Key usability issues:
Agencies unable to surface their full inventory of properties
Solution: Lightweight property list with live search function allows tenants to find their preferred property quickly, whilst also viewing other possible options.
Tenants forced to re-enter details for each new application (ouch)
Solution: Create a persistent profile accessible via 2FA to avoid onerous account setup overhead. We also designed for persistent sessions across devices.
Multiple redundant steps increase complexity and cognitive load
Solution: Establish occupancy upfront so we don't unnecessarily ask for details of adults, children, pets and vehicles. It was critical however to enable adding/removal of occupants in case a mistake was made.
Confusing identity document requirements
Tenants consistently struggled to upload 100points of ID due to excessive scrolling content and lack of progress feedback. We introduced collapsible accordions and a persistent, colour-coded progress panel to address these problems.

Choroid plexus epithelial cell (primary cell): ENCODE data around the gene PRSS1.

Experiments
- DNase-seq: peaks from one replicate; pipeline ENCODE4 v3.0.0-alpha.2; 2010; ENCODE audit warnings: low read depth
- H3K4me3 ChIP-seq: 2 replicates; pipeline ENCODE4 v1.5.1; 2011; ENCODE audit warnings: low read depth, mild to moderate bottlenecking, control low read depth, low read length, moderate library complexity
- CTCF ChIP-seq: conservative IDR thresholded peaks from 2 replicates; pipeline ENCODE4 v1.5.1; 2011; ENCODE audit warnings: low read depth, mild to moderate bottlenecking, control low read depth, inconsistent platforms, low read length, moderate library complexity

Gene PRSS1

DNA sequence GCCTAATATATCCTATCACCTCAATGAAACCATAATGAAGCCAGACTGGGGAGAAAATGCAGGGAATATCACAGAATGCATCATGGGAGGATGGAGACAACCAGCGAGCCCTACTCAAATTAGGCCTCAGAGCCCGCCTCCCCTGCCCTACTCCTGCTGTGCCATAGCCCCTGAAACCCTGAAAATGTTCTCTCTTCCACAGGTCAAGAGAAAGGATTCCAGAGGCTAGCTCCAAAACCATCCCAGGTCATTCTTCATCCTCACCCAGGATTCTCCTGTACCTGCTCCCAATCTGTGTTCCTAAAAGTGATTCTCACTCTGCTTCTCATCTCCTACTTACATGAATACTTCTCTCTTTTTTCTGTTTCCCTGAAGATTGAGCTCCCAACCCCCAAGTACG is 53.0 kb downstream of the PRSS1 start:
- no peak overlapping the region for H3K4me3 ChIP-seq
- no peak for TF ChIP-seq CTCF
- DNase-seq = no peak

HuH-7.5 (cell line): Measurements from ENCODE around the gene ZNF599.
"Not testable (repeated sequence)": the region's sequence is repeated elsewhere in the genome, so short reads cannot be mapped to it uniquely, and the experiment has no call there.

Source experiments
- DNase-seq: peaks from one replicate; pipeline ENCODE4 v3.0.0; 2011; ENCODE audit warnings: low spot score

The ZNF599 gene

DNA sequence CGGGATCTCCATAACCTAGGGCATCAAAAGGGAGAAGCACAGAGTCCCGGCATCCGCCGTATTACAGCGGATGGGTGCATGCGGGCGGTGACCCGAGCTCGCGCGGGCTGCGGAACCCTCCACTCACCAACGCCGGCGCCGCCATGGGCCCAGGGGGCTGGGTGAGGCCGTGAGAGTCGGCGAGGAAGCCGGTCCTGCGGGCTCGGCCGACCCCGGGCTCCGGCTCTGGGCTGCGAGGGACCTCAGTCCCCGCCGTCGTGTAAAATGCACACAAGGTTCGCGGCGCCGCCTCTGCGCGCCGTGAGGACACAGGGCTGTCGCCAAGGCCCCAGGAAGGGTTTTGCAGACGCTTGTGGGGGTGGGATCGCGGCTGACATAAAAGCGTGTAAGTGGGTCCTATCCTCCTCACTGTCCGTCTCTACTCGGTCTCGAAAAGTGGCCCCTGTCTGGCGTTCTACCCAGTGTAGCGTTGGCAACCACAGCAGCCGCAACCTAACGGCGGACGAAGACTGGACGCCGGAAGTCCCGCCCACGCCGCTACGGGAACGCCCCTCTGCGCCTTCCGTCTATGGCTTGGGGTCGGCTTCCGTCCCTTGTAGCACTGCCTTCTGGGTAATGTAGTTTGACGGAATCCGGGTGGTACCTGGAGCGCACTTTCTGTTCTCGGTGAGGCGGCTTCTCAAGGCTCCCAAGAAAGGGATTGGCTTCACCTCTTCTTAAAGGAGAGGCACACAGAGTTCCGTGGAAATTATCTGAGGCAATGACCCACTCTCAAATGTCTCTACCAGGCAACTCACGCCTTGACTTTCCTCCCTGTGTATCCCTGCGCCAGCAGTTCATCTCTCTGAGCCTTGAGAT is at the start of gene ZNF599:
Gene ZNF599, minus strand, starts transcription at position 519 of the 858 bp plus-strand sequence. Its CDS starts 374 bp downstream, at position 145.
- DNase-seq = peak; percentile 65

Overwhelming selector patterns for references
I rationalised phrasing and introduced iconographic toggle groups and conditional content so it was much easier for tenants to provide the required information without scrolling through many screens worth of completely irrelevant (and confusing) UI.
Unnecessary and excessive information requested
Previously the first applicant in a group was asked to provide detailed information about their co-tenant's children, pets, and vehicles, which made no sense. The new flow requests details from the co-tenants who actually know!
Key business issues
From a strictly business perspective, there were several significant omissions to address:
Lack of engagement in services opt-in
Besides subscription fees, it was essential to optimise revenue from 3rd party service referrals, however conversion rates were very low due to poor layout and small hit areas.
No opportunity to provide user feedback